It saddens me that so many of the best brains in our industry languish in the career after-life that is consultancy. If only they would leave their ivory towers and re-join us at the coal-face our industry would be so much better off.
Of course there are a few 180° men (you head in exactly the opposite direction to the one they advise and you win every time), and of course we canot afford any of them, good or bad, except by the hour when we are desperate, but Kevin Carr knows far more about my subject than I do, Malcolm Kerr of Ernst & Young should run at least one of our major providers and Hamish Worsley and the other boffins at NMG should replace all the protection committees at the ABI in one fell swoop.
I read the latter’s UK Protection Insights Report 2012 like a born again Christian reads the New Testament. Every word is true. Find it on their website, or for the lazy just read on below.
They point out that while we think our market is most challenged, and indeed in these dog days of the great European empire we do have a ridiculous number of bodies than can tell us what to do, other markets face their own challenges with much more success.
In the ex-colonies, they are growing their markets, despite their own tough economic times, equivalent welfare state provisions and far higher savings levels. They are not just accepting decline as our insurers seem to be doing, rather they are creating demand and working hard on their regulators to incentivise private protection purchase.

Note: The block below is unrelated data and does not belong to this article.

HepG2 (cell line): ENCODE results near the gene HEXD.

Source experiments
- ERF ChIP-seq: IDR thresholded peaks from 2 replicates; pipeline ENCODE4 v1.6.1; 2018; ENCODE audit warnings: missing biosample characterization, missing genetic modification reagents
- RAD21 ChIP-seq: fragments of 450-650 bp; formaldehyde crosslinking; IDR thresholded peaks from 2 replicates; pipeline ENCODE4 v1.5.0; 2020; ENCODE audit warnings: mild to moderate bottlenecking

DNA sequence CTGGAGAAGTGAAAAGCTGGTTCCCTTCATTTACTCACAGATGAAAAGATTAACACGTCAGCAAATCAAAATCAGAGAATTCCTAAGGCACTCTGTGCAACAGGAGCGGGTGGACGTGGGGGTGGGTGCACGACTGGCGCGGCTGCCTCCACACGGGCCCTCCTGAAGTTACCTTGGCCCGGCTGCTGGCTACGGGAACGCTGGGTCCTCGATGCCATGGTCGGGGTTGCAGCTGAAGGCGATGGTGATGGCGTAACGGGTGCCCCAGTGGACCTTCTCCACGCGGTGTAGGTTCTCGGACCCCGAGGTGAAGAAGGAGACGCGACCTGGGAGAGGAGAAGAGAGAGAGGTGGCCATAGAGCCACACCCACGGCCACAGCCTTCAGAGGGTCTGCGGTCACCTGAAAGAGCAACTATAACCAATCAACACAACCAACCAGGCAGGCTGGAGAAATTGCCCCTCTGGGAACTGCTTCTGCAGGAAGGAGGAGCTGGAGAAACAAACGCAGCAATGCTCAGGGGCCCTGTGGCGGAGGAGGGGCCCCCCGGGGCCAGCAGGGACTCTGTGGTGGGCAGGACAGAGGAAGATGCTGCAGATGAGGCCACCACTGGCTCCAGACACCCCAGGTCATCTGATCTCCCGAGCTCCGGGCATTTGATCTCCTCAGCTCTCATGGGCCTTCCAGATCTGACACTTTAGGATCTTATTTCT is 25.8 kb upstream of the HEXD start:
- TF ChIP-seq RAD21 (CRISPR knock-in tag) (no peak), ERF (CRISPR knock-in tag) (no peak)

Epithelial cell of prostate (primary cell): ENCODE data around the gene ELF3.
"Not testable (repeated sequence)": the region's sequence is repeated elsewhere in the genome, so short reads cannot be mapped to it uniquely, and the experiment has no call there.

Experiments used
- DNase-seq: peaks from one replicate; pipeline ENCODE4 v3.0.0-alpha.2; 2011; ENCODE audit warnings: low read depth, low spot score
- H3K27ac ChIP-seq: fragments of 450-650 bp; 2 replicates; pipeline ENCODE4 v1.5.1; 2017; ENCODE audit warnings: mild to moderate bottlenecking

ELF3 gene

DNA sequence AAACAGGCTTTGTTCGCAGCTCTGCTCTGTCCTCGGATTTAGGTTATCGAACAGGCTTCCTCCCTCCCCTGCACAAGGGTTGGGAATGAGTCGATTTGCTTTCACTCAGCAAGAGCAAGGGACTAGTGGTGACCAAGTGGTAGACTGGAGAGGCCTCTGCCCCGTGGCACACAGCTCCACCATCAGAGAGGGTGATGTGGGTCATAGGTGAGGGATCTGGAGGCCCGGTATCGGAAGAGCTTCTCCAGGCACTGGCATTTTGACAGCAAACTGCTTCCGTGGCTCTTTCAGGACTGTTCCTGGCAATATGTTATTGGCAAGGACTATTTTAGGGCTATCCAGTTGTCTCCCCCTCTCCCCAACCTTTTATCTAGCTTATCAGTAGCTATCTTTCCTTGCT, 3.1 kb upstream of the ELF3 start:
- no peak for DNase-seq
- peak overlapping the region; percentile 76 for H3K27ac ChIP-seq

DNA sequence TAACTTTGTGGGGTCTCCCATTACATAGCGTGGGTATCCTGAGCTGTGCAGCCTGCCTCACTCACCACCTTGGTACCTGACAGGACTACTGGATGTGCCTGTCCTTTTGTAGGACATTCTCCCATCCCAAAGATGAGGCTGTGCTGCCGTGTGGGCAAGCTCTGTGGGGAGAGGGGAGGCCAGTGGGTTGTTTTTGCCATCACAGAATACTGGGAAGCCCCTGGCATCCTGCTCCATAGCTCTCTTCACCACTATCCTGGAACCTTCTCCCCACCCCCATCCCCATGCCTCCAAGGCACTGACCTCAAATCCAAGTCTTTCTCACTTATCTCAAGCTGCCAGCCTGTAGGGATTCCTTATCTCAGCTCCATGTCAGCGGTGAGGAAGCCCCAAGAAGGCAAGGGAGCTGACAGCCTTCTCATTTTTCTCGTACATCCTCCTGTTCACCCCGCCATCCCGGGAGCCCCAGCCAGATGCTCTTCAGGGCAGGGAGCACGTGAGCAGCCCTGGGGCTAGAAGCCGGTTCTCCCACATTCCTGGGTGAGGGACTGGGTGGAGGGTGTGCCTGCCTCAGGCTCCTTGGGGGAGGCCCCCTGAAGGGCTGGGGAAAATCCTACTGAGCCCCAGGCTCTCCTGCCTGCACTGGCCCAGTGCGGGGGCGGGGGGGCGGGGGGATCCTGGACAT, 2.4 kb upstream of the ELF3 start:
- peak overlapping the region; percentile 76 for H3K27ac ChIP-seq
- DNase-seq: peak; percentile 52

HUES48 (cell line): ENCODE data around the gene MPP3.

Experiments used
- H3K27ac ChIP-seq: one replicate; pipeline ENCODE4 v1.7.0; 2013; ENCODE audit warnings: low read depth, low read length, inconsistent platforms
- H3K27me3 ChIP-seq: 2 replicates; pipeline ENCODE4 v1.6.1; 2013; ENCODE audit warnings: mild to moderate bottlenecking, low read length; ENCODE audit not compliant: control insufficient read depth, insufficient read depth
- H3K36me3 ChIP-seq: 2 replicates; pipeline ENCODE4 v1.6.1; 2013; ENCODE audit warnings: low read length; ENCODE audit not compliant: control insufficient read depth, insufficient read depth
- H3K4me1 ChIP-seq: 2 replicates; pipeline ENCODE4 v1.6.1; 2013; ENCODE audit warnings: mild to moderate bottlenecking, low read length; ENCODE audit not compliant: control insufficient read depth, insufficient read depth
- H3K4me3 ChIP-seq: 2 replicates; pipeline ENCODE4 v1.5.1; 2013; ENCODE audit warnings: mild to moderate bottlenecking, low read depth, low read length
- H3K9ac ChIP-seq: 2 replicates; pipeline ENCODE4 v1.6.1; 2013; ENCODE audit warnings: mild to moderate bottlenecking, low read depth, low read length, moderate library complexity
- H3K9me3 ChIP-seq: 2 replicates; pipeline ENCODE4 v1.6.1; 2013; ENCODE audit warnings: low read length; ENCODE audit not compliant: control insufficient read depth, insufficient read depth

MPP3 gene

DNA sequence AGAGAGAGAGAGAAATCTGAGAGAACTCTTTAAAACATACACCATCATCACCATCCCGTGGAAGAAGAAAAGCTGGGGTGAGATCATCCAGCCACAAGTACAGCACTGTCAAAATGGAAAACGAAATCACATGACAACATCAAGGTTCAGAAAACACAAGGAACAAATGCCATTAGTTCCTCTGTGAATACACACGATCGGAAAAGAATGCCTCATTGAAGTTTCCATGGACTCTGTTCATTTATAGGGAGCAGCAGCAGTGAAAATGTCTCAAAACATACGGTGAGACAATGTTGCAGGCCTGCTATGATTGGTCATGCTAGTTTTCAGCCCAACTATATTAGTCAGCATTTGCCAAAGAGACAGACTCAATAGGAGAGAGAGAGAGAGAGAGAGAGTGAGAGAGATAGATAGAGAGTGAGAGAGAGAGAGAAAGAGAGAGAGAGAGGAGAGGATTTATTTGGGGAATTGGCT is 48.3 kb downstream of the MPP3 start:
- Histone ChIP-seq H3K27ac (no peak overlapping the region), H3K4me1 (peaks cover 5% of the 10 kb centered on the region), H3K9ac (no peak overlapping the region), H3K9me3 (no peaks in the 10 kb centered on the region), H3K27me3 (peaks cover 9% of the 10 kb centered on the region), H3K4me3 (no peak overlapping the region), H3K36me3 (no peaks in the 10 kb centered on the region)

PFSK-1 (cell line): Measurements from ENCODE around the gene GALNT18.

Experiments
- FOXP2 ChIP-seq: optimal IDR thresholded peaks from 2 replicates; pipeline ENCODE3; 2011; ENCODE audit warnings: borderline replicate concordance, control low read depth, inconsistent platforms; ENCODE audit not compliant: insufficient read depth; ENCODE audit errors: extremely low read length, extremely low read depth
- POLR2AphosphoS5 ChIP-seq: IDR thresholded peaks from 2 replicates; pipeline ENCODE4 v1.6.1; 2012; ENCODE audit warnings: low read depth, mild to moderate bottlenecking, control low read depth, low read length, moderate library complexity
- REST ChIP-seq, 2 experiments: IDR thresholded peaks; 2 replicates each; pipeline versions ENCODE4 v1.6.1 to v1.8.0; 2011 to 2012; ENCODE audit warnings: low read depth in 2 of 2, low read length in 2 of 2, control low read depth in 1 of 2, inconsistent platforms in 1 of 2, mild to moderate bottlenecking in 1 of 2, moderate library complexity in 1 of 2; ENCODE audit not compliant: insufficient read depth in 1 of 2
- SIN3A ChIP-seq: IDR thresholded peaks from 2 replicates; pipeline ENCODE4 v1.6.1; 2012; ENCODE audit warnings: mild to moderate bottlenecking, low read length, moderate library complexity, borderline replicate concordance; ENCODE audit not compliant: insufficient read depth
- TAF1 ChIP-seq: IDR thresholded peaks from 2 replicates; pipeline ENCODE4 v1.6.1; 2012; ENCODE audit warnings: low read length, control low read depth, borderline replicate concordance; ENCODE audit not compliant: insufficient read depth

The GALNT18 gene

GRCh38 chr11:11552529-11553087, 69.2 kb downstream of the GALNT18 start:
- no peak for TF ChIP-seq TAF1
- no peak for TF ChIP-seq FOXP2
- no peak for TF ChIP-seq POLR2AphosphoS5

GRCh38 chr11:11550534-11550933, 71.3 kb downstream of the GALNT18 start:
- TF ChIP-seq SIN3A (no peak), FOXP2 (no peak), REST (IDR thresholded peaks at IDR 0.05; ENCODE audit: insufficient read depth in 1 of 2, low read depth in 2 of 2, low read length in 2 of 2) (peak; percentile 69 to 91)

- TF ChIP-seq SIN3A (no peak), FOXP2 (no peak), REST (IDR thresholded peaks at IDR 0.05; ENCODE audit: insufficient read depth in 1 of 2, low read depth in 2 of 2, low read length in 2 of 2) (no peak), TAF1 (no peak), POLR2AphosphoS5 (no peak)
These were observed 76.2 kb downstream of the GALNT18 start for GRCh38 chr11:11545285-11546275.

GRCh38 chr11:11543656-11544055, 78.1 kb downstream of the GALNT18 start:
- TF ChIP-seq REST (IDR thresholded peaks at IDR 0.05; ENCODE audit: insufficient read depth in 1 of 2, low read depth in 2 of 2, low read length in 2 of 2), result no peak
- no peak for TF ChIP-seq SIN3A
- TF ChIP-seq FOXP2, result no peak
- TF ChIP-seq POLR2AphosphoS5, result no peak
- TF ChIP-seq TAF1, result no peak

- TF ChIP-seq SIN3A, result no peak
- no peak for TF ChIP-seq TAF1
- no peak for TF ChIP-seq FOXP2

They are not just relying on the internet to generate customers conveniently, but instead are running direct response TV campaigns, not just for the too good to be true over 50’s, but for young families too. They are striving to differentiate not just on price as seems the only tool available to our great insurers, but on service and product and underwriting. Imagine!
NMG see that of the two big changes happening at the year end, it is the more arcane one that is likely to be the game changer. For the conglomerate insurers’ ability to reduce the tax on their investment gains by offsetting their expenses in acquiring protection premiums ends very soon. This quirk has been of huge advantage to the big end of the ABI membership (the bit that has the power and seems to use it to ensure the ABI itself has none) and has seen our biggest insurers play a pricing hand that more innovative newcomers have struggled to match. That the newcomers have still survived and grown says much about what innovation could be achieving on a level playing field.
And abroad, protection leaders have convinced their boards to invest in protection product and distribution, whereas here the money has been poured into investment platforms that offer nothing new and have failed to convince grown up investment advisers. Here, the attitude to distribution is more akin to divide and rule, which has seen the lowest quality rewarded for shabby volume and the highest forced to struggle with antiquated service delivery.
NMG end by recommending insurers invest in advertising campaigns that generate awareness of needs amongst consumers and say they “would encourage protection executives to fight hard for the next round of development capital’. I’m sure I heard that somewhere else a few years ago, but no matter, they are right, though I wonder if progress won’t have to wait until distributors of real scale are created, such that they can take the lead one day.
Tom Baigrie is chief executive of Lifesearch